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Friday, January 27, 2023

Ethereum Becomes More Risky

Ethereum is still in the process of reaching a consensus on its roadmap, according to a recent blog post by blockchain researcher and analyst Yann Alleman. Alleman, who previously worked as an intern at the Ethereum Foundation, explained that Ethereum’s architecture makes it “more susceptible to censorship by miners.” He also noted that while some of these vulnerabilities can be mitigated by introducing so-called “FAST” (Ethereum Friendly Asynchronous Sharding Transition) transactions, this would require more work on the part of developers.

In a recent blog post on his personal website, blockchain researcher and analyst, Yann Alleman explained that ETH’s current architecture makes it “more susceptible to censorship by miners.” The researcher, who was a former intern at the ETH Foundation and ConsenSys, suggested that more work is needed toward the goal of decentralized Ethereum 2.0 in order to ensure security for users.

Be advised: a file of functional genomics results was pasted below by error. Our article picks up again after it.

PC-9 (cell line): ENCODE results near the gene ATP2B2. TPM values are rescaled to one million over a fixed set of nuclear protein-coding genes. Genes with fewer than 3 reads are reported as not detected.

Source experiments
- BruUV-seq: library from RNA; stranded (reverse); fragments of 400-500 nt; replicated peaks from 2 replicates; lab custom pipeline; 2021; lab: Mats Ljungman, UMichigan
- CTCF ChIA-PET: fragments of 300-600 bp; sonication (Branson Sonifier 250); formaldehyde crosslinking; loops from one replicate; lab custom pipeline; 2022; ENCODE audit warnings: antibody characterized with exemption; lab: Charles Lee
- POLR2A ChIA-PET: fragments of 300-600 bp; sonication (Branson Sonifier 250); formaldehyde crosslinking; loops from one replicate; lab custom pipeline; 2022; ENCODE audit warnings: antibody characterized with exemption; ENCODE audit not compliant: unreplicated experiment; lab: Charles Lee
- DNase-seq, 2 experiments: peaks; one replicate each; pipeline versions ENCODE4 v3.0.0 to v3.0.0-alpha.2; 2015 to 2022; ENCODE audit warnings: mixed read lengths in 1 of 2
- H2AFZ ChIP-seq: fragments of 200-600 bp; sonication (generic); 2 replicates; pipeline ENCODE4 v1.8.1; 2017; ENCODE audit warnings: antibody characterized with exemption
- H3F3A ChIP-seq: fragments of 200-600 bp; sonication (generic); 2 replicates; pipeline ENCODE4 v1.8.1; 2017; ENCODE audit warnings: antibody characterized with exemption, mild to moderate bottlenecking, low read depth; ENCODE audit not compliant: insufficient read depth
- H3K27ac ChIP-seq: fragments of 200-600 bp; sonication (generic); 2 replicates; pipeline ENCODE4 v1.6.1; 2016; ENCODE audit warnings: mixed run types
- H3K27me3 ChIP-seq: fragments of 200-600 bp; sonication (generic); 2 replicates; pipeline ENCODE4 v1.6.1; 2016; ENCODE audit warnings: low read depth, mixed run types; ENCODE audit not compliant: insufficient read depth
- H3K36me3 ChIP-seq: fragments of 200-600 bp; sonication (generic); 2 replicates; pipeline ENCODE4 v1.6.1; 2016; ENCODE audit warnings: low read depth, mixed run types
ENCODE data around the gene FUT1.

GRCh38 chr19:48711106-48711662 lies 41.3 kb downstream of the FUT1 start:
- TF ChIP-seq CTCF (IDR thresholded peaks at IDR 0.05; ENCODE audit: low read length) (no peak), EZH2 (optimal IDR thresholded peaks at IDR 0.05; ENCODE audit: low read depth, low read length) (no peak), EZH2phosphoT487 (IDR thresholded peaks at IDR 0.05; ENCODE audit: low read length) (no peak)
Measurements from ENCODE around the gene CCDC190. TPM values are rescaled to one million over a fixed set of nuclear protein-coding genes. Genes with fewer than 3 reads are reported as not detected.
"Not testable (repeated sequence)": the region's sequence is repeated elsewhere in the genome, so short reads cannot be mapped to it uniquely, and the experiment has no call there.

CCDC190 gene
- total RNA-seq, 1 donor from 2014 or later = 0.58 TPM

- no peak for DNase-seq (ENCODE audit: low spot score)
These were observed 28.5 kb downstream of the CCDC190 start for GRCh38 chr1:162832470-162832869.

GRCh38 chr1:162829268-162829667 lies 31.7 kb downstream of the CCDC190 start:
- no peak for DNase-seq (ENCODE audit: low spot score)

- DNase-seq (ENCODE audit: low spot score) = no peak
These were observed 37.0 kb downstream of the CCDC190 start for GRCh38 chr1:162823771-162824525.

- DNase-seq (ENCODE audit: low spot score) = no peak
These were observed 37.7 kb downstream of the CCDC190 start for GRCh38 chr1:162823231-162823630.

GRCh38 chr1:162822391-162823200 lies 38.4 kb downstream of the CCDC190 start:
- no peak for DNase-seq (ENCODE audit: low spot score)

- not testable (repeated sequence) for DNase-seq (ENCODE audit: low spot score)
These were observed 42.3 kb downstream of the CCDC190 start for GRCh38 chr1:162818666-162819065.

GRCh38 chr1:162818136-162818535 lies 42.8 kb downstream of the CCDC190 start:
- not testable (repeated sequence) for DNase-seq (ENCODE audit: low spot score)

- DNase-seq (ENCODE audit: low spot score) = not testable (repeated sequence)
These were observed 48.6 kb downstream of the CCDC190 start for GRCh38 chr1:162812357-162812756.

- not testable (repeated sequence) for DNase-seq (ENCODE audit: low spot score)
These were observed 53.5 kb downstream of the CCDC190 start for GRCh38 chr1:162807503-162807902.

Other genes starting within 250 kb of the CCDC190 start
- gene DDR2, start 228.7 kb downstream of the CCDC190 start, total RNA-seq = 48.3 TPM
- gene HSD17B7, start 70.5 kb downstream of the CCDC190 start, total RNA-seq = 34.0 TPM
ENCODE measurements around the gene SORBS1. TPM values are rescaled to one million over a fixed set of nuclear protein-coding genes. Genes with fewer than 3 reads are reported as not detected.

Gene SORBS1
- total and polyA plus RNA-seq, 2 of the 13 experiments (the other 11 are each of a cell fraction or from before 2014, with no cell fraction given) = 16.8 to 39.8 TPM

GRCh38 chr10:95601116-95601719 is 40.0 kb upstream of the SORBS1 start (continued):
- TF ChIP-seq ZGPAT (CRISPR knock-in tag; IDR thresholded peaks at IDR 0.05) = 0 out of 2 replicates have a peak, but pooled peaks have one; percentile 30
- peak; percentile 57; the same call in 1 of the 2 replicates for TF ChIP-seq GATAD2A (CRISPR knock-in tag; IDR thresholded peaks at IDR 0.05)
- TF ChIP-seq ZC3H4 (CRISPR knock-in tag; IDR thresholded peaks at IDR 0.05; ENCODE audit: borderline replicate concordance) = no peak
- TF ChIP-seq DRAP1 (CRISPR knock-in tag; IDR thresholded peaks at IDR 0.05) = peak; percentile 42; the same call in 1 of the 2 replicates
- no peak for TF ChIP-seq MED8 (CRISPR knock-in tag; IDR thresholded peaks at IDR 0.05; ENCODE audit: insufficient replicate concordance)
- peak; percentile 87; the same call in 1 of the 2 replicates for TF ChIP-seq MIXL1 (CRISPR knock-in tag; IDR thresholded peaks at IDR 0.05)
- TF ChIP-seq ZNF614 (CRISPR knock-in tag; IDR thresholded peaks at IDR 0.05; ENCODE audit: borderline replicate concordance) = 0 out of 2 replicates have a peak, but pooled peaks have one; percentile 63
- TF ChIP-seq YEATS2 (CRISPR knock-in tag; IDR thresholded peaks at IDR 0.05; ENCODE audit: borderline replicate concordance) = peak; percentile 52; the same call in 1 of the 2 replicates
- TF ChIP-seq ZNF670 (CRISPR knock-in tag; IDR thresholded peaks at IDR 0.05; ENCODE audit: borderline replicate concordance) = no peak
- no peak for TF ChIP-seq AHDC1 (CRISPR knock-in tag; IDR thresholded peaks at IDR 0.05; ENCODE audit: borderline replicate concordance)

Ethereum Might Become More Vulnerable

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Ethereum is one of the oldest cryptocurrencies on the market today. It has faced several challenges over its 10 years in existence — including scaling issues, hacks and scams — but has largely retained its popularity as a reliable platform for decentralized applications (DApps).

In order to achieve further decentralization on Ethereum 2.0 will require significant architectural changes from both protocol developers as well as users themselves

ETH 2.0 is still in progress and the consensus mechanism is being discussed by the community, with some arguing that it should be based on a proof-of-stake model.

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For now, ETH remains one of the most popular blockchains out there, with developers creating new smart contracts every day and blockchain startups launching ICOs on top of its network.

Whether ETH will continue to be successful in this space remains to be seen as more competitors emerge with their own unique designs for building decentralized applications on top of their platforms; however, we can expect these discussions about how best to achieve consensus will continue well into 2020 and beyond.

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